Why We Do This
We do this because we are outraged and devastated by the
unimaginable suffering being inflicted upon and endured by
countless helpless animals.
We also do this because we have every reason to believe that
we can bring an end to a vast amount of this suffering by using
science to benefit animals, science that to a large extent has
been ignored until now.
We consider it our civic duty and an honor to be tackling the
global pet overpopulation problem, to end the cycle of
suffering for 1 billion strays and also prevent the deaths of
over 30,000 children who die from rabies each year.
The problems we are confronting come in many shapes
and sizes, such as the following painful realities ...
Stray dogs are inhumanely killed in over 60 countries.
Inhumane killing methods include:
beating to death
crushing dogs to death
in garbage trucks
feeding dogs food laced with
broken glass, causing the dogs
to bleed to death
Painful human deaths from rabies and the suffering of
stray dogs are directly connected.
The World Health Organization reports:
Globally, over 90% of all people who die from rabies receive
the fatal infections from infected stray dogs.
Every 15 minutes a child dies from rabies.
Every month over 1 million people are treated for rabies.
Every year at least 59,000 people, about half of whom are
children, die from rabies.
In 2019 the New York Times and others reported that the
government of Australia plans to kill up to 2 million feral cats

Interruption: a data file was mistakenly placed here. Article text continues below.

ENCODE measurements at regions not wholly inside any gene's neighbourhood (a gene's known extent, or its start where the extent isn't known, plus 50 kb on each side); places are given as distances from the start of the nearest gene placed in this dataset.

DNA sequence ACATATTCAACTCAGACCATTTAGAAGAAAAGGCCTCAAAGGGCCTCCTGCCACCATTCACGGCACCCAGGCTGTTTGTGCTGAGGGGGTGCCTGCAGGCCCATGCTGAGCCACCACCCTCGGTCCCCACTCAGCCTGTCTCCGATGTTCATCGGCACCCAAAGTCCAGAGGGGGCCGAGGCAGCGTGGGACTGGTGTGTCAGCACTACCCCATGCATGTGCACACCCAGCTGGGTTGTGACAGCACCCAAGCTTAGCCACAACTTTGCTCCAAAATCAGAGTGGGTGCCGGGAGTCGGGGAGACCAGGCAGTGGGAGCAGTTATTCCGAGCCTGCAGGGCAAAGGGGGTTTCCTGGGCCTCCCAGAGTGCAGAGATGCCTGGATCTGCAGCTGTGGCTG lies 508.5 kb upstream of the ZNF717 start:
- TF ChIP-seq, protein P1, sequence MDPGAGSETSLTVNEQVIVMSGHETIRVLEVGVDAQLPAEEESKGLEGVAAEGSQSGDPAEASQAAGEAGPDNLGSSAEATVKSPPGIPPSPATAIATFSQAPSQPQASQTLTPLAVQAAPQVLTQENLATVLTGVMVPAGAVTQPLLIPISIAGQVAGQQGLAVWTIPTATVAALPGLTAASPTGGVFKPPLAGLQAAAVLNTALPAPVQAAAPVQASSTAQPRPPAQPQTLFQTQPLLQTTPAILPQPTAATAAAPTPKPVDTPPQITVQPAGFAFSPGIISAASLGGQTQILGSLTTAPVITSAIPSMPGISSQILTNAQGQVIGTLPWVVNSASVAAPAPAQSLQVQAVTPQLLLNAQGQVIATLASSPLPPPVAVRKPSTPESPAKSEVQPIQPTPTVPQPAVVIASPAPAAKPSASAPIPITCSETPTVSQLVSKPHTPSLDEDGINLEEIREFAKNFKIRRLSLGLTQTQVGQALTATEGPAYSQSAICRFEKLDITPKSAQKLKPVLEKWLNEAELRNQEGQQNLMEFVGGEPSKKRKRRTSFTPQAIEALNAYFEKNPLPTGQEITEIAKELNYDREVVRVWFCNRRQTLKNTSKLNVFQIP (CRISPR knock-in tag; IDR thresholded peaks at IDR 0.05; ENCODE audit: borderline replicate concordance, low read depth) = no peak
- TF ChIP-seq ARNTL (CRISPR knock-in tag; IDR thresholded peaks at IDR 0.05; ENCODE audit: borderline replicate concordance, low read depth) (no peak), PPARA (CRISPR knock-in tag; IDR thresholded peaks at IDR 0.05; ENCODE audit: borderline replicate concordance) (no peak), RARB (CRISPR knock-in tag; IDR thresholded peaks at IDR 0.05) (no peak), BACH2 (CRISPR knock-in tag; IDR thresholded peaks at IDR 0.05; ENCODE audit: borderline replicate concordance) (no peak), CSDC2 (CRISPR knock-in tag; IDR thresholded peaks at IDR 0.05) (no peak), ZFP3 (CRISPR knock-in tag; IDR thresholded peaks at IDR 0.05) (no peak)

using poison, trapping and shooting.
Mass killings of up to 45,000 dogs are ordered in places such
as China and Brazil to remove strays from sight prior to
high-profile events such as the Summer and Winter Olympics.
Approximately 1,000 stray dogs are killed each day in
Mexico City in an effort to control rabies, yet 1 to 3 million
Baghdad, Iraq, has an estimated 1 million stray dogs.
Since 2010 forty teams of Iraqi employees have been issued
shotguns to shoot stray dogs on sight to control rabies.
In the midst of a rabies epidemic in 2009, a mass killing of
100,000 stray dogs was ordered in Kashmir, India, then
cancelled - yet the strays remain.
Worldwide there are an estimated 600 million stray dogs on
any given day.
Females over the age of six months can give birth to a litter
of 4 to 12 pups.
Every six months this cycle repeats.
An estimated one billion homeless pups are born yearly.
Many live in a constant state of hunger and suffer
from painful diseases which are never treated.
Most die in pain before the age of three.
Each year the number of stray dogs increases.
So what can be done?
About 90% of the time the action taken is to kill the strays.
About 10% of the time the action taken is to perform the
labor-intensive process of capturing each dog, vaccinating
them against rabies and/or performing costly spay or neuter
Sadly the free-roaming strays can always reproduce faster than
we can catch and perform surgery on them.
We believe there is a better way.
Learn more about Our Mission
Thank you for caring.
600 Million Stray Dogs Need You
Animal Rights Hall of Fame
Adopt A Pet
Crew Member of the Year
Courage of Conscience Award